Stars, Stripes and Spin

Yes, I used the S-word. In our profession, it’s a rather dirty one. (Just ask the folks at PR Watch.)

But if there is one arena in which that term is truly applicable and where spin can be seen at its best, worst and ugliest- it is American politics.

Therefore it is kind of ironic that one of the more candid peeks behind the heavily fortified curtain of W’s administration comes from…his former press secretary.

In his new book What Happened: Inside the Bush White House and Washington’s Culture of Deception, Scott McClellan apparently alleges that the current administration used slick propaganda tactics to hoodwink the American public and lead them to support the war in Iraq.

According to an article in yesterday’s Washington Post

McClellan stops short of saying that Bush purposely lied about his reasons for invading Iraq, writing that he and his subordinates were not “employing out-and-out deception” to make their case for war in 2002.

But in a chapter titled “Selling the War,” he alleges that the administration repeatedly shaded the truth and that Bush “managed the crisis in a way that almost guaranteed that the use of force would become the only feasible option.”

If this is the case, if these allegations prove to be true, one would have to consider those responsible as the Sith Lords of spin- dark masters of a pitch black version of the profession of public relations.

And that is why their lackluster attempts at crisis management in reaction to the book are an additional (and much smaller) shock.

According to The Huffington Post, their response to one of the administration’s former foremost champion’s searing accusations is this:

“Scott, we now know, is disgruntled about his experience at the White House,” said current White House press secretary Dana Perino, a former deputy to McClellan. “We are puzzled. It is sad. This is not the Scott we knew.”

Seriously?

True, they are trying to manage a crisis and sometimes speed is of the essence but surely someone should have considered giving this draft one more polish? This is their response to a former insider, one of their own, having made deeply troubling accusations? That’s it?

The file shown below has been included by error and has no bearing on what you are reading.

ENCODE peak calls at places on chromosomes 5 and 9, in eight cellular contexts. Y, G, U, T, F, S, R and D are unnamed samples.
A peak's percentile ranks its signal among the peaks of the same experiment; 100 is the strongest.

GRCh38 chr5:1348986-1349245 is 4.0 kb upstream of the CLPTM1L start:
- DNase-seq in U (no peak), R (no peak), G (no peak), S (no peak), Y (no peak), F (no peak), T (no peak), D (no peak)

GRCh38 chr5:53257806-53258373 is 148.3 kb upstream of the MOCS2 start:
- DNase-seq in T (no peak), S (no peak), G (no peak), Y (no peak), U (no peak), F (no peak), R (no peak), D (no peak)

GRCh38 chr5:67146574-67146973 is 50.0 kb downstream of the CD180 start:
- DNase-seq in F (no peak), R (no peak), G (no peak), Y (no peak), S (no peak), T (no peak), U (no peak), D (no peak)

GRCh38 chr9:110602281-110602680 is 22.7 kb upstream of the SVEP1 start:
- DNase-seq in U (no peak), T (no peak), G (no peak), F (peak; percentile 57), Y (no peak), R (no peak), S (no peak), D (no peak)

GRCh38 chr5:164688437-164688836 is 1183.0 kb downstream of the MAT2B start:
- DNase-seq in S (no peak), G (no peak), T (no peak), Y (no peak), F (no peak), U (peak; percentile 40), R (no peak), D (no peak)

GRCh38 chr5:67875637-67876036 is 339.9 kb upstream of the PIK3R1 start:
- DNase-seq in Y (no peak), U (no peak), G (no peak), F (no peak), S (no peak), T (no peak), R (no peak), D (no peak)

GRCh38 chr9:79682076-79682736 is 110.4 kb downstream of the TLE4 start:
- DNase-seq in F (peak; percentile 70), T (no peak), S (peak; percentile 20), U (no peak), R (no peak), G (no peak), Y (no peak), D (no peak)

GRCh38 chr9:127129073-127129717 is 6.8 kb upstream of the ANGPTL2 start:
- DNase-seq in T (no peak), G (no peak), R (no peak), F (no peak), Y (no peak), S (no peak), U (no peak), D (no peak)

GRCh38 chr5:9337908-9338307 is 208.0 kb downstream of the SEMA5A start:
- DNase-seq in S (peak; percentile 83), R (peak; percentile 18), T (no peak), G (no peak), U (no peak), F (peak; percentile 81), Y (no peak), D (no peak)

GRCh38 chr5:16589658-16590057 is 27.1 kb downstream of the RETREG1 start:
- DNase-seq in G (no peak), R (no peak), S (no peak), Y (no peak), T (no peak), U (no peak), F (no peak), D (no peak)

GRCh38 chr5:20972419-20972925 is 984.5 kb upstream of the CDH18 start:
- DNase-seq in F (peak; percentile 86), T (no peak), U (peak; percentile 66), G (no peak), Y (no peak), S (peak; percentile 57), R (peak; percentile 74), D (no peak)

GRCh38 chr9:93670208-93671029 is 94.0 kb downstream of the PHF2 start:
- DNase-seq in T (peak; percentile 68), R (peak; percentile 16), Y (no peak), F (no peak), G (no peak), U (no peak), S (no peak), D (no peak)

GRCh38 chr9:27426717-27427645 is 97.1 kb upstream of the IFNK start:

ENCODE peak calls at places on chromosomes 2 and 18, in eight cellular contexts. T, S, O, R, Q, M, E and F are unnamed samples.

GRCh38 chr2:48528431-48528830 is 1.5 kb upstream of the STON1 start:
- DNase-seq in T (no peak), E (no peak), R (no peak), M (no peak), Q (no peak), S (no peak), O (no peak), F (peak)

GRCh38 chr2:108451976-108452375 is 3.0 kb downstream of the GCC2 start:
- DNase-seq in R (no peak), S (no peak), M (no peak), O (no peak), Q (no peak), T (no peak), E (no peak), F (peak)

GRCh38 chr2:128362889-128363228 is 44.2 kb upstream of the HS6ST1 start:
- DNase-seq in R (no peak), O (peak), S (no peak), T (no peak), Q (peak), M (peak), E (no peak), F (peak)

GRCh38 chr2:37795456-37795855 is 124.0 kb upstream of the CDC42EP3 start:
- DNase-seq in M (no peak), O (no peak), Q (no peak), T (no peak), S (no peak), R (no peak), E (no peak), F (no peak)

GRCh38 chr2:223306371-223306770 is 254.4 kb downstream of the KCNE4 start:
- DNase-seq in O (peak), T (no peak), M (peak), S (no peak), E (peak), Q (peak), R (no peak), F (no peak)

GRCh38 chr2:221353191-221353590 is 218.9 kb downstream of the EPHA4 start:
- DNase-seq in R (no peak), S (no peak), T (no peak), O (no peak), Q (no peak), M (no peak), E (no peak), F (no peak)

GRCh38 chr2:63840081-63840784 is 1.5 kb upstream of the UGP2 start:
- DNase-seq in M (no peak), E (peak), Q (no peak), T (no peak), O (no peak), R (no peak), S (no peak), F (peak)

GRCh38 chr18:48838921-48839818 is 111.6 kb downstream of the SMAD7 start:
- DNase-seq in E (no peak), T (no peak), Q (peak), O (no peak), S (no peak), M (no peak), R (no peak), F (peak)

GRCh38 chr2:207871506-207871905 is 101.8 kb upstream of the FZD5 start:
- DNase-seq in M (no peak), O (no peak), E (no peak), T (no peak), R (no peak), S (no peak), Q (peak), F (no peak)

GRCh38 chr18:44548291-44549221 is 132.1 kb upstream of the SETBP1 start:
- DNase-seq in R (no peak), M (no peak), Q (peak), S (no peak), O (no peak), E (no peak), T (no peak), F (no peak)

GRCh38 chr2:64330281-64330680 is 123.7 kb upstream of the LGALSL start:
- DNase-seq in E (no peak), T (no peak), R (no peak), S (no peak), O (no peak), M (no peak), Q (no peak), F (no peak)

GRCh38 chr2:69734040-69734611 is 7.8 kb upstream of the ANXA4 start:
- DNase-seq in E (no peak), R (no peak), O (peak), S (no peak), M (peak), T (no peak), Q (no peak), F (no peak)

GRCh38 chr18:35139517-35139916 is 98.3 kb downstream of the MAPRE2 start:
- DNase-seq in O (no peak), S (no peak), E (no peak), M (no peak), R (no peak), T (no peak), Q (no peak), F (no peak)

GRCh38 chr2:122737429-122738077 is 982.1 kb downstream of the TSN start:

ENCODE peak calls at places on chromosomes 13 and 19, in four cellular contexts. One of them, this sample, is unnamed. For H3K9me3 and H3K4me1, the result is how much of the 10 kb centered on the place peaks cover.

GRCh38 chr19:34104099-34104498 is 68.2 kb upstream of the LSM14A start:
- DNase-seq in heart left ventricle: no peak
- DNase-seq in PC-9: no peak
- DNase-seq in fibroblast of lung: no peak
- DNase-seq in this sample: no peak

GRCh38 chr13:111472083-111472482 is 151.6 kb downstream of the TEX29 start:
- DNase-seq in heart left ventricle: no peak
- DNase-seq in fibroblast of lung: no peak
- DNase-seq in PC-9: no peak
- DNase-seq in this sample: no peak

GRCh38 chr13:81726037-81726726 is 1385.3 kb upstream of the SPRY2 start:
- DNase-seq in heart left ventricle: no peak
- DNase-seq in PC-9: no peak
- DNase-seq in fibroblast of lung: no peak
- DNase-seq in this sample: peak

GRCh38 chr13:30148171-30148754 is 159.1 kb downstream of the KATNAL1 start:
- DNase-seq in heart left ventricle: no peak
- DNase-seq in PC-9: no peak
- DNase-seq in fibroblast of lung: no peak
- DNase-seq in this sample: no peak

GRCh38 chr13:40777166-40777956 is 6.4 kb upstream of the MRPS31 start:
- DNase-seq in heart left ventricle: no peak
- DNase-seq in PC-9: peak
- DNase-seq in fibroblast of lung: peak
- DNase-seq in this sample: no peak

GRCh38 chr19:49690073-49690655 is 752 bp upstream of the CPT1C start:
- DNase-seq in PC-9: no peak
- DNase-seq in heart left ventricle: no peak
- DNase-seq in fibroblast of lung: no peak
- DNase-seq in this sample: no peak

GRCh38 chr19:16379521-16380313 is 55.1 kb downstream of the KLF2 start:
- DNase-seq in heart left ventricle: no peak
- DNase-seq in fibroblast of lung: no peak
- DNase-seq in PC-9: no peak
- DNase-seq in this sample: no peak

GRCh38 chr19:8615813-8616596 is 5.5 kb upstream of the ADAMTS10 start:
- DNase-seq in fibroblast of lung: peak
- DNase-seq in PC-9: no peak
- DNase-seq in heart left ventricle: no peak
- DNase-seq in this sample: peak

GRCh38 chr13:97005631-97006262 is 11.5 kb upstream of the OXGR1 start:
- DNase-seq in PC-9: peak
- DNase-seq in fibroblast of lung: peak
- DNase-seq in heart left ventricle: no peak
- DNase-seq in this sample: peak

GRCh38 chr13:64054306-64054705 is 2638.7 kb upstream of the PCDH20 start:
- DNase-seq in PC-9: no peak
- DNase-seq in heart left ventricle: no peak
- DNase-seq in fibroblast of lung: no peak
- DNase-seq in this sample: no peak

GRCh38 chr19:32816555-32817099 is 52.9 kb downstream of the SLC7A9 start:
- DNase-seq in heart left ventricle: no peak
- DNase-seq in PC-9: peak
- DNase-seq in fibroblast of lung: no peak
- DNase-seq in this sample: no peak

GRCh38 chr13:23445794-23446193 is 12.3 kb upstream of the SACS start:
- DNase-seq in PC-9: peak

Surely they had an inkling that this book was on its way to being published and so they must have had time to plan crisis management strategy to have one ready when needed? But this is it?

As for Mr. McClellan, it could be that he’s just trying to get his take on this massive mess in first and put himself in the best possible light. (And hey, that’s human. We all try to make ourselves more attractive every day, be it to potential dates and mates or potential employers- in Mr. McClellan’s case, he also has to try to make himself more attractive to future historians who will scrutinize this period mercilessly.) But it could also be that he’s not. And that possibility is, frankly, beyond scary.

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6 comments so far

  1. Oldlady on

    Don’t know whether Mr. McClellan is book-selling or job-hunting, but it would seem that he is either not bright or not reliable. Whatever the truth about his relationship with what the facts turn out to be, would you hire this man????

  2. abbymartin on

    Oldlady,

    Fair point! No, I don’t think I would hire this man as he may have proven to be both the things you mentioned. And yes, he may be in this to make money and spin (there’s that word again) his role in this for posterity. But it’s more candor than you get from anyone else currently in W’s world. That’s a plus in my book. And I love the irony that it comes from a press secretary.

  3. Mike on

    I think the administration’s best bet to bury this story is to ignore it as much as possible, so a minimalist response may not be a bad idea. If they react to it, they let the media play it up. Given the gravity of the accusations in the book, this story hasn’t gotten as much coverage as it could have so far. Of course this may also be because people just expect this sort of behaviour from the Bush admin now, so the book just reinforces a perception that’s already out there.

  4. abbymartin on

    Mike

    you may be right. But to couch it like a 6th grader trying to explain why she and her BFF had a falling out- which is sort of what the “sad” and “puzzled” bit sounds like…not great crisis management. Minimalist yes, but better crafted would be- better.

    And yes, I think the book does reinforce a perception that is prevalent and only becoming more so.

  5. Michael Bekiaris on

    Um…at first I thought this was top news, but then I discovered that he wrote a book… that he’s published… for money. I think that knocks his credibility quite a bit as a whistle blower.

  6. abbymartin on

    Mike B- welcome!

    Agreed to an extent- he isn’t doing this for decency but for dollars. However, since almost nobody in that administration is admitting or even talking about mistakes…this constitutes something of a breakthrough.

    Also, I really love the irony of having a “spin master” be the first person to tell (a bit of) the truth.

    Thank you for your comments, oh person I cite as wise about Twitter in my first post.


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